The eruption of Guatemala’s Fuego volcano has killed at least 25 people, including three children, and has left dozens more missing. Nearby villages have been blanketed in ash causing more than 300 people to evacuate.
At least 25 people were killed and dozens injured as Guatemala’s Fuego volcano erupted for the second time this year on Sunday.
National Disaster Coordinator Sergio Cabanas said four people died when lava set a house on fire and two children were burned to death while watching the eruption from a bridge.
The volcano spewed a river of red lava and sent a thick cloud of black smoke and ash into the sky causing more than 300 people to be evacuated from nearby villages and forcing the capital’s La Aurora international airport to shut down its only runway.
The active volcano is about 40 kilometers (25 miles) southwest of the capital Guatemala City. Many of the dead came from the three towns of El Rodeo, Alotenago and San Miguel los Lotes.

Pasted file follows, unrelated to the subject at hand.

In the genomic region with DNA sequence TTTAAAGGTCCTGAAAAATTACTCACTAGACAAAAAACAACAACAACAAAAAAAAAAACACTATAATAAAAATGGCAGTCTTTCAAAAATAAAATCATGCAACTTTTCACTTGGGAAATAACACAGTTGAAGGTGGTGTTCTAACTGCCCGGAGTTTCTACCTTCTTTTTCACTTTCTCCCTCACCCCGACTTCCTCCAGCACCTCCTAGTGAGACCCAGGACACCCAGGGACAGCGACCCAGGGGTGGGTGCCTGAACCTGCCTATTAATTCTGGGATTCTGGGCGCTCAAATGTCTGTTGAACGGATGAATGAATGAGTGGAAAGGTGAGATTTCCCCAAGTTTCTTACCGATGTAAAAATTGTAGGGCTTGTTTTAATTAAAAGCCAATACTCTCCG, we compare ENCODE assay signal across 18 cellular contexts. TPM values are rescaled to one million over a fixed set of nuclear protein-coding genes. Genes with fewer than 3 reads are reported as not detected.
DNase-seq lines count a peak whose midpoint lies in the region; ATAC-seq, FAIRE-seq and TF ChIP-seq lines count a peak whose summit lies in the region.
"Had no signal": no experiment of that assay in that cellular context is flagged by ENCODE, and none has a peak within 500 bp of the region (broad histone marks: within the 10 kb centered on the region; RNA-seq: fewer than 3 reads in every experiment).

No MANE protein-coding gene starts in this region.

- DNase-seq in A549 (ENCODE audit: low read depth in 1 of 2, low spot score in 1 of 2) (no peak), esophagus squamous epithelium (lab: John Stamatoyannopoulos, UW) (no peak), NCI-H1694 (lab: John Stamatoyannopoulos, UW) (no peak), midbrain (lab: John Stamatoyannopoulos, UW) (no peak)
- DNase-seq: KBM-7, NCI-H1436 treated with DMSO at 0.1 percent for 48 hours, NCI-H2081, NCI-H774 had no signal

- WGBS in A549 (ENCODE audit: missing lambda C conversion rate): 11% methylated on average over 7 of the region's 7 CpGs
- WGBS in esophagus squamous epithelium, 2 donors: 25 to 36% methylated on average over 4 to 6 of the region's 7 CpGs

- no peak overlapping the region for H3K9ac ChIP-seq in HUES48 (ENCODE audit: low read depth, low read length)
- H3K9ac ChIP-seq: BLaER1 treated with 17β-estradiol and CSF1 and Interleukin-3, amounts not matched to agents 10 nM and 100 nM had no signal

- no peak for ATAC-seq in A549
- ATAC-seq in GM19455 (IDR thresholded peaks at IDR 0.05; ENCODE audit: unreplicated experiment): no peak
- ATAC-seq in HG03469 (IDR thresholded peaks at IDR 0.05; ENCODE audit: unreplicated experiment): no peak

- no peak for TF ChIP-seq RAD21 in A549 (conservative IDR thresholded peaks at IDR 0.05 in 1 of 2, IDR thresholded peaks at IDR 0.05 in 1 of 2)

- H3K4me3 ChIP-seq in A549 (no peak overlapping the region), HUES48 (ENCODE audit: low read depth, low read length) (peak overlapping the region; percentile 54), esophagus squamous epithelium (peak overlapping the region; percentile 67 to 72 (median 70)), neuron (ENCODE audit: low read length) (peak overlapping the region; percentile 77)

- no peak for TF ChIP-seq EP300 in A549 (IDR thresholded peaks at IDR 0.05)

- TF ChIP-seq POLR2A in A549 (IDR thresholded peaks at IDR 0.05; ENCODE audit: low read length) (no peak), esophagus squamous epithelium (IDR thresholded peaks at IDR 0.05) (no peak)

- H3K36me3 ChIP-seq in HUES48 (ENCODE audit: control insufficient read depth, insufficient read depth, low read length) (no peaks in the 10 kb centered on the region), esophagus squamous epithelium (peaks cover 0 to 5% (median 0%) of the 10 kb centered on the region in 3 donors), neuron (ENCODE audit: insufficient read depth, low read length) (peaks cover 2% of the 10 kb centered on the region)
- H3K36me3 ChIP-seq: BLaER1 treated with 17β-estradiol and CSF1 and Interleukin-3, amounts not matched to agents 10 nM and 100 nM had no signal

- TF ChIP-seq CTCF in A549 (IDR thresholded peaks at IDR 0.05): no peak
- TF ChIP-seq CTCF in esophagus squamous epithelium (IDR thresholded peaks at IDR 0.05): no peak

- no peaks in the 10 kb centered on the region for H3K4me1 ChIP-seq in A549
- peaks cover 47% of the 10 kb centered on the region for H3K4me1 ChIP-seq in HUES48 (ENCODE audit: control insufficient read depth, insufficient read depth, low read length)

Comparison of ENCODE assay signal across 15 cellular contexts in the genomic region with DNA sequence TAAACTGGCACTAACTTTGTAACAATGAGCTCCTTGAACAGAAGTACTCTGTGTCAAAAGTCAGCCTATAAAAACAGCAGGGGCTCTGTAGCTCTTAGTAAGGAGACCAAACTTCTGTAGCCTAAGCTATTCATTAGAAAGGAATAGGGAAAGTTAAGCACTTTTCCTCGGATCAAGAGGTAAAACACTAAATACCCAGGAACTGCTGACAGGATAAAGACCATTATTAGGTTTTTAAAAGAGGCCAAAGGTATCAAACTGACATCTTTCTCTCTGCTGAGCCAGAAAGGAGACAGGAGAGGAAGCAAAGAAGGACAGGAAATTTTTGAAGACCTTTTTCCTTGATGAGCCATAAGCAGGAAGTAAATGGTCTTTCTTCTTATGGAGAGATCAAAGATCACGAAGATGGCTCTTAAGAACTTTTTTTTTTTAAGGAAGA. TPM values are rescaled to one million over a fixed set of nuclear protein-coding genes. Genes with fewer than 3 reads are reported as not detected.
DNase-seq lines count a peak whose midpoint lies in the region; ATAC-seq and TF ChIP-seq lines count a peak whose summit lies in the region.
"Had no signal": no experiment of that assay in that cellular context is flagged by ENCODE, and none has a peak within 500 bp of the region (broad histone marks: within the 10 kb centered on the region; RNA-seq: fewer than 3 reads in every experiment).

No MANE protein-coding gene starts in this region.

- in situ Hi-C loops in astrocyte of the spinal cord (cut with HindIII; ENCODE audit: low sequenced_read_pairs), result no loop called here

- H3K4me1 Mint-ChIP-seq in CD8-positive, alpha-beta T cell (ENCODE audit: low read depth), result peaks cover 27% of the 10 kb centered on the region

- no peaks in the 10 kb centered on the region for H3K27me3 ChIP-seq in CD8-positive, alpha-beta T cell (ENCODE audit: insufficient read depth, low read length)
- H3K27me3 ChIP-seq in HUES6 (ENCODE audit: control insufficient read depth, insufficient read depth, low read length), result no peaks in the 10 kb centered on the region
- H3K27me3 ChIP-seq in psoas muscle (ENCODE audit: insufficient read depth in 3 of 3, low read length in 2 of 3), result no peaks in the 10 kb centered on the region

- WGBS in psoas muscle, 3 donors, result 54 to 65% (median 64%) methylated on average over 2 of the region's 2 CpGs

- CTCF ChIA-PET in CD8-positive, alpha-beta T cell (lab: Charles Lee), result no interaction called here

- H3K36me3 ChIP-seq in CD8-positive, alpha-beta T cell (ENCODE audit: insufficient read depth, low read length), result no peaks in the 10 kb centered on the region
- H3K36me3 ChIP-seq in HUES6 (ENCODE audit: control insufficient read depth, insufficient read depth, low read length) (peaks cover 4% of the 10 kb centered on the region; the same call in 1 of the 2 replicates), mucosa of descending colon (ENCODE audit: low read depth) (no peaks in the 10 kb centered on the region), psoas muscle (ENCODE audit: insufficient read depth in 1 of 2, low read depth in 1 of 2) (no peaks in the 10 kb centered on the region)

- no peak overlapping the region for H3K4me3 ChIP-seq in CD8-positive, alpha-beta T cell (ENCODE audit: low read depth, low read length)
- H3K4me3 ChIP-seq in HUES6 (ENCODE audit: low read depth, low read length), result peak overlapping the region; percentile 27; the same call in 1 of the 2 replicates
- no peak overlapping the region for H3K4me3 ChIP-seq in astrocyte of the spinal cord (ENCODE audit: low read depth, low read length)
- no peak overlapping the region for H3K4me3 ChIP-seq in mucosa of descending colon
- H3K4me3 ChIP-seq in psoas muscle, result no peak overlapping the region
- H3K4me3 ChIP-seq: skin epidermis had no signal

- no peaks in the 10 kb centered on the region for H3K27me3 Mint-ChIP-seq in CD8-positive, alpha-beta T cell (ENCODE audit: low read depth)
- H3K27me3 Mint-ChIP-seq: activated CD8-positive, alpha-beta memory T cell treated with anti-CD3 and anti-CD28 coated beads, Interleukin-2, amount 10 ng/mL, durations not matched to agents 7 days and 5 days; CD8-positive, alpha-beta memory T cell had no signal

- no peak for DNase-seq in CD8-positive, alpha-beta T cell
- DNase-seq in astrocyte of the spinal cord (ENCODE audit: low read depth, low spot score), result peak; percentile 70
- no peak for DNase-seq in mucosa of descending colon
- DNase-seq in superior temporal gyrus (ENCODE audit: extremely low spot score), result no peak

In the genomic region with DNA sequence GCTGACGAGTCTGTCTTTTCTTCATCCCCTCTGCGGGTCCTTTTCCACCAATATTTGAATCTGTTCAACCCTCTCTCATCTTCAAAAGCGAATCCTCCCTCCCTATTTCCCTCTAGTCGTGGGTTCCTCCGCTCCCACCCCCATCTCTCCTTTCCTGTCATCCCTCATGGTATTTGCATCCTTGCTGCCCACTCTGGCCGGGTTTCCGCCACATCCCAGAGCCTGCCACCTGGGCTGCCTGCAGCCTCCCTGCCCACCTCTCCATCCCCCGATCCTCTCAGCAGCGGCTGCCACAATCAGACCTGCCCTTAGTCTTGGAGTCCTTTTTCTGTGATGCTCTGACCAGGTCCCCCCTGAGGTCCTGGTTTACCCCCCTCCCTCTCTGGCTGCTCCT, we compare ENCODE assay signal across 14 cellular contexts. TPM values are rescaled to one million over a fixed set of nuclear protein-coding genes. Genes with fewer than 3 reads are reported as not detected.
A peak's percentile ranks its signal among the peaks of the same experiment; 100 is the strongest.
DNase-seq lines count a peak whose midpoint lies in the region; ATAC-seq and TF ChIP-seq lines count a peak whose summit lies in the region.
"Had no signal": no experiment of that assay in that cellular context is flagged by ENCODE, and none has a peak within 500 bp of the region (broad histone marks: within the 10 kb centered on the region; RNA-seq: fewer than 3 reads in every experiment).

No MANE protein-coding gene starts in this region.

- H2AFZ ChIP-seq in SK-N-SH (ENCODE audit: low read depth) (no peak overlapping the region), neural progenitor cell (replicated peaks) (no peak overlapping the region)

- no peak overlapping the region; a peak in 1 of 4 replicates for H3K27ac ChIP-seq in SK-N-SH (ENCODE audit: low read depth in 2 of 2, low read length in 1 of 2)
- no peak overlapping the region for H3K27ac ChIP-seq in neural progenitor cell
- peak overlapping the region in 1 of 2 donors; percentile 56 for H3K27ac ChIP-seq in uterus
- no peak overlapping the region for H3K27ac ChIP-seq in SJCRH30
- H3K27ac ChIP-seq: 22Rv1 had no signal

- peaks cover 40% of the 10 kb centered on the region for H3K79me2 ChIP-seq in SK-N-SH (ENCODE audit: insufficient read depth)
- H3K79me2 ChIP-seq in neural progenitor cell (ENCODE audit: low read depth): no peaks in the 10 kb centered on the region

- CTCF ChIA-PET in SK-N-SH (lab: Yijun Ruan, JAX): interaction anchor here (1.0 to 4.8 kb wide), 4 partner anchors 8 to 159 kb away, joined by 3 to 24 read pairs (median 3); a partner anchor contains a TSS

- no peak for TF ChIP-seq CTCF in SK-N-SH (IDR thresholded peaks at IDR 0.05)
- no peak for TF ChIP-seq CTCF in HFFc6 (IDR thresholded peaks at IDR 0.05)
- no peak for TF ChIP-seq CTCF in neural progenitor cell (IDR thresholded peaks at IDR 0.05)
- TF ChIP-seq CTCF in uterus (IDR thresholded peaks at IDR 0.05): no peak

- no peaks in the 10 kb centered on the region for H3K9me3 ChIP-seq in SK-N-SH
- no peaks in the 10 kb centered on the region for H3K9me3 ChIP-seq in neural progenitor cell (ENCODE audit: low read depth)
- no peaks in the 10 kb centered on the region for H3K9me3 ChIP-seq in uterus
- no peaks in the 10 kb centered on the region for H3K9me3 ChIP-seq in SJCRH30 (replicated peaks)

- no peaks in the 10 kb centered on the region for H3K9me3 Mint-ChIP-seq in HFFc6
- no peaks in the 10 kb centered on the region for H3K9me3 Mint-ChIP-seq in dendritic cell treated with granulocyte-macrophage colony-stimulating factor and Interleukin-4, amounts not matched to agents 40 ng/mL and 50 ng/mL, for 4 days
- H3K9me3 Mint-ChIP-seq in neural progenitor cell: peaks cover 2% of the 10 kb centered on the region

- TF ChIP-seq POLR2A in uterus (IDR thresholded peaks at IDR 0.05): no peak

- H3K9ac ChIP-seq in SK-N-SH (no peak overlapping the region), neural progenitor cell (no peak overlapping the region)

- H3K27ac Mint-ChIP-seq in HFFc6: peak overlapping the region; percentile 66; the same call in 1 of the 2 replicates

Guatemalan President Jimmy Morales said he would issue a declaration of a state of emergency to be approved by Congress and urged people to listen to warnings from emergency officials.
Hundreds of rescue workers, including firefighters, police and soldiers worked to recover bodies from still-smoking lava. Rescue operations were suspended until Monday morning due to inclement weather and dangerous conditions.
‘A river of lava’
Eddy Sanchez, director of Guatemala’s seismology and volcanology institute, said the lava flows reached temperatures of about 1,300 degrees Fahrenheit (700 Celsius).
“It’s a river of lava that overflowed its banks and affected the Rodeo village. There are injured, burned and dead people,” Cabanas said on radio.
Read more: Why risk living on a volcano like Kilauea?
Earlier on Sunday, the National Coordinator for Disaster Reduction (CONRED) in Guatemala said fiery clouds of smoke were billowing from the volcano and that soot had blanketed cars and houses in the nearby villages of San Pedro Yepocapa and Sangre de Cristo.
Lesser amounts of ash fell on Guatemala City, which is 44 kilometers (27 miles) from the volcano.
The Fuego volcano is one of the most active volcanoes in Central America.
“It is important to remain calm because the Fuego volcano erupts throughout the year,” said David de Leon, spokesman for the National Coordination for Disaster Reduction.
law/aw (AP, Reuters)